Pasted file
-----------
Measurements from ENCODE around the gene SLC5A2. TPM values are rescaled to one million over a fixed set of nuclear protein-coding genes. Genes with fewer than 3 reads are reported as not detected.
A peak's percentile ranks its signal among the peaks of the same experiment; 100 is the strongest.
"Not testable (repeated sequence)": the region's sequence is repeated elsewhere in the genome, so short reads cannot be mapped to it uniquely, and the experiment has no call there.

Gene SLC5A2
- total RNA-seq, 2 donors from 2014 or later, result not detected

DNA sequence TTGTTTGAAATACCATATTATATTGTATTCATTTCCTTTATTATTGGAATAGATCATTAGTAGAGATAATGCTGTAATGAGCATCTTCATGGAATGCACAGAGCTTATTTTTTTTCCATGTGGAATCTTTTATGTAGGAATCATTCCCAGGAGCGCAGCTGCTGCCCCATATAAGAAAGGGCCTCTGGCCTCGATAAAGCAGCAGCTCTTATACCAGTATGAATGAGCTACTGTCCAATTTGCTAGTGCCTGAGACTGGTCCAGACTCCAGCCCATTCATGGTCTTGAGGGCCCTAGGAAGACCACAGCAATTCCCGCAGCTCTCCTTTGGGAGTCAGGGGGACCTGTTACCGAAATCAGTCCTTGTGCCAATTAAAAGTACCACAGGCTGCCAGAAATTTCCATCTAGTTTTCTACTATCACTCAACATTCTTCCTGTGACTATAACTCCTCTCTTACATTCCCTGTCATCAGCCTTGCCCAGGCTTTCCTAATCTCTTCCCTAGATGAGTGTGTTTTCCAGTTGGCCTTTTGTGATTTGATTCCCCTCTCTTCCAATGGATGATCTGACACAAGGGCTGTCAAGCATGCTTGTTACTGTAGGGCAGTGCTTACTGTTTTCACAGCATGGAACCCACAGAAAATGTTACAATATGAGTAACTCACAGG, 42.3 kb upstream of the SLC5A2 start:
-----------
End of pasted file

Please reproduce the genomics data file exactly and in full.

Measurements from ENCODE around the gene SLC5A2. TPM values are rescaled to one million over a fixed set of nuclear protein-coding genes. Genes with fewer than 3 reads are reported as not detected.
A peak's percentile ranks its signal among the peaks of the same experiment; 100 is the strongest.
"Not testable (repeated sequence)": the region's sequence is repeated elsewhere in the genome, so short reads cannot be mapped to it uniquely, and the experiment has no call there.

Gene SLC5A2
- total RNA-seq, 2 donors from 2014 or later, result not detected

DNA sequence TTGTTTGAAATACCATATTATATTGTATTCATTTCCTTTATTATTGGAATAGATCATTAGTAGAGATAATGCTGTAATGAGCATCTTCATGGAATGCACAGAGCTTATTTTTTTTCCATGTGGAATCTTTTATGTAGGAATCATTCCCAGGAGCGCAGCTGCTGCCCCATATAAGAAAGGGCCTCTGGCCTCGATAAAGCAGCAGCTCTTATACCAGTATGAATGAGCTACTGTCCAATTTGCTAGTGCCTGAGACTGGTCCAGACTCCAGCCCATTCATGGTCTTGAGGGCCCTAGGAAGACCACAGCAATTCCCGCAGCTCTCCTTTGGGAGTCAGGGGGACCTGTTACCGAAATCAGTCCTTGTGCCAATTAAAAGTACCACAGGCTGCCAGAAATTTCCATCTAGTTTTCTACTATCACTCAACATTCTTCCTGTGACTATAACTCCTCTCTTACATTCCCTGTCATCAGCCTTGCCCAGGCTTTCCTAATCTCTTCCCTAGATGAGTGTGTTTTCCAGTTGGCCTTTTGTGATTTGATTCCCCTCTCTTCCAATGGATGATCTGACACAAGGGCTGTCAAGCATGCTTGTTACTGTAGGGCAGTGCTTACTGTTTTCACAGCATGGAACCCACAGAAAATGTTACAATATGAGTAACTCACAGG, 42.3 kb upstream of the SLC5A2 start: